Innovating Science Teacher Education: A History and Philosophy of Science Perspective / Edition 1

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How teachers view the nature of scientific knowledge is crucial to their understanding of science content and how it can be taught. This book presents an overview of the dynamics of scientific progress and its relationship to the history and philosophy of science, and then explores their methodological and educational implications and develops innovative strategies based on actual classroom practice for teaching topics such the nature of science, conceptual change, constructivism, qualitative-quantitative research, and the role of controversies, presuppositions, speculations, hypotheses, and predictions. Field-tested in science education courses, it is designed to involve readers in critically thinking about history and philosophy of science and to engage science educators in learning how to progressively introduce various aspects of ‘science-in-the-making’ in their classrooms, to promote discussions highlighting controversial historical episodes included in the science curriculum, and to expose their students to the controversies and encourage them to support, defend or critique the different interpretations. Innovating Science Teacher Education offers guidelines to go beyond traditional textbooks, curricula, and teaching methods and innovate with respect to science teacher education and classroom teaching.

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Editorial Reviews

From the Publisher
"The inclusion of both qualitative and quantitative perspectives is a welcome feature of the book and demonstrates the comprehensive and real-world approach taken in this project...Science teacher educators and researchers interested in the history and nature of science will find this volume a welcome addition to their professional libraries."—CHOICE

"I think the text would be excellent reading in a class that focuses on teaching teachers about nature of science and the importance of nature of science to an understanding of scientific knowledge…The book is also an excellent model for how one can effectively use history and philosophy of science to enhance teachers’ understandings of nature of science…Niaz does an excellent job of making nature of science explicit."—Science and Education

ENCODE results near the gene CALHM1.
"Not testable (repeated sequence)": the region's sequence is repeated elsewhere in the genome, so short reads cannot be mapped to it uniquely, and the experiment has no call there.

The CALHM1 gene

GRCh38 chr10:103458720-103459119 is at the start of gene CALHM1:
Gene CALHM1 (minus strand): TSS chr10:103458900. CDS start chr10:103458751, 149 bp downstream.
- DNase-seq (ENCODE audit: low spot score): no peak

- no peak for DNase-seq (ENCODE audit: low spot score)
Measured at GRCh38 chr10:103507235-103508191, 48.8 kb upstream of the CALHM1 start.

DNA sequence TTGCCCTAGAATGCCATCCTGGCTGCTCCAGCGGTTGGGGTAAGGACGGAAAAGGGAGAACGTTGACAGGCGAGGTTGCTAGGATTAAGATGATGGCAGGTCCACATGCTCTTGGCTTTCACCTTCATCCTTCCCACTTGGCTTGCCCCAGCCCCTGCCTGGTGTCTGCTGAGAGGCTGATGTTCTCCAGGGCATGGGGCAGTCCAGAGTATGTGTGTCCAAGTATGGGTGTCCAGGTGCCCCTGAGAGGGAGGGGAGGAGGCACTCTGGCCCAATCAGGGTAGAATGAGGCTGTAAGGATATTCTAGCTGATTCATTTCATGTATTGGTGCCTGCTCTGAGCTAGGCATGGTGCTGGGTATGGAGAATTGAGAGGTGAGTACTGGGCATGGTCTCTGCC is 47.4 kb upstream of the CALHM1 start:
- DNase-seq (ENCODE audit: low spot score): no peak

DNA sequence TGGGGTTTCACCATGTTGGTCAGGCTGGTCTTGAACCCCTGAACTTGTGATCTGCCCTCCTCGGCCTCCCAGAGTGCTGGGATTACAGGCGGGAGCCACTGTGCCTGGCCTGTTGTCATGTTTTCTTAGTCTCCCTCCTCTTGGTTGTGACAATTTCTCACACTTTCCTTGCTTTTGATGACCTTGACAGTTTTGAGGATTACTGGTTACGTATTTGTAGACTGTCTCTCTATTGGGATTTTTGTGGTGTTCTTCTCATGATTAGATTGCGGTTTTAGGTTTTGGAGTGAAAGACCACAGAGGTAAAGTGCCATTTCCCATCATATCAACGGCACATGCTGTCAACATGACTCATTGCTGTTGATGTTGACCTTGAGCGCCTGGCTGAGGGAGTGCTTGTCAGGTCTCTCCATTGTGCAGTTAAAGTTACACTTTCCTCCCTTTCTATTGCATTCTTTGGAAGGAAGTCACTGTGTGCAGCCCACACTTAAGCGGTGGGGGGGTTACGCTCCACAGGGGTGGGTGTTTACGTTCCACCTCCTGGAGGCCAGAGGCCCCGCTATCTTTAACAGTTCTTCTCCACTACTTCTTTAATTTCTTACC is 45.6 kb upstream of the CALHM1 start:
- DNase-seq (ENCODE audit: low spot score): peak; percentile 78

"The project that Niaz has undertaken in Innovative Science Teacher Education is ambitious. Recognizing the complexity of preparing science teachers to teach adolescents (high school and early college students) powerful science, Niaz has developed a complex solution…Niaz offers much to like in this book."—Teachers College Record

"We find much to recommend about this book given its extensive empirical base, currency, and relevance to teacher educators…This book would be suitable for teacher educators, graduate students and researchers interested in an empirical study of teachers grappling with HPS in science education. "—International Journal of Science Education

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Product Details

  • ISBN-13: 9780415882378
  • Publisher: Taylor & Francis
  • Publication date: 8/23/2010
  • Edition number: 1
  • Pages: 240
  • Product dimensions: 0.60 (w) x 0.90 (h) x 1.80 (d)

Meet the Author

Mansoor Niaz is Professor at the Chemistry Department, Universidad de Oriente, Cumaná, Venezuela.

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Table of Contents

1. Introduction 2. The Role of Presuppositions, Contradictions, Controversies, and Speculations versus Kuhn’s Normal Science 3. A Rationale for Mixed Methods (Integrative) Research Programs in Education 4. Exploring Alternative Approaches to Methodology in Educational Research 5. Can Findings of Qualitative Research in Education be Generalized? 6. Qualitative Methodology and its Pitfalls in Educational Research 7. Did Columbus Hypothesize or Predict? Facilitating Teachers’ Understanding of Hypotheses and Predictions 8. Facilitating Teachers’ Understanding of Alternative Interpretations of Conceptual Change 9. Progressive Transitions in Teachers’ Understanding of Nature of Science Based on Historical Controversies 10. What ‘ideas-about-science’ Should be Taught in School Science? 11. Whither Constructivism? Understanding Tentative Nature of Scientific Knowledge 12. Conclusion: Methodologists Need to Catch Up with Practicing Researchers

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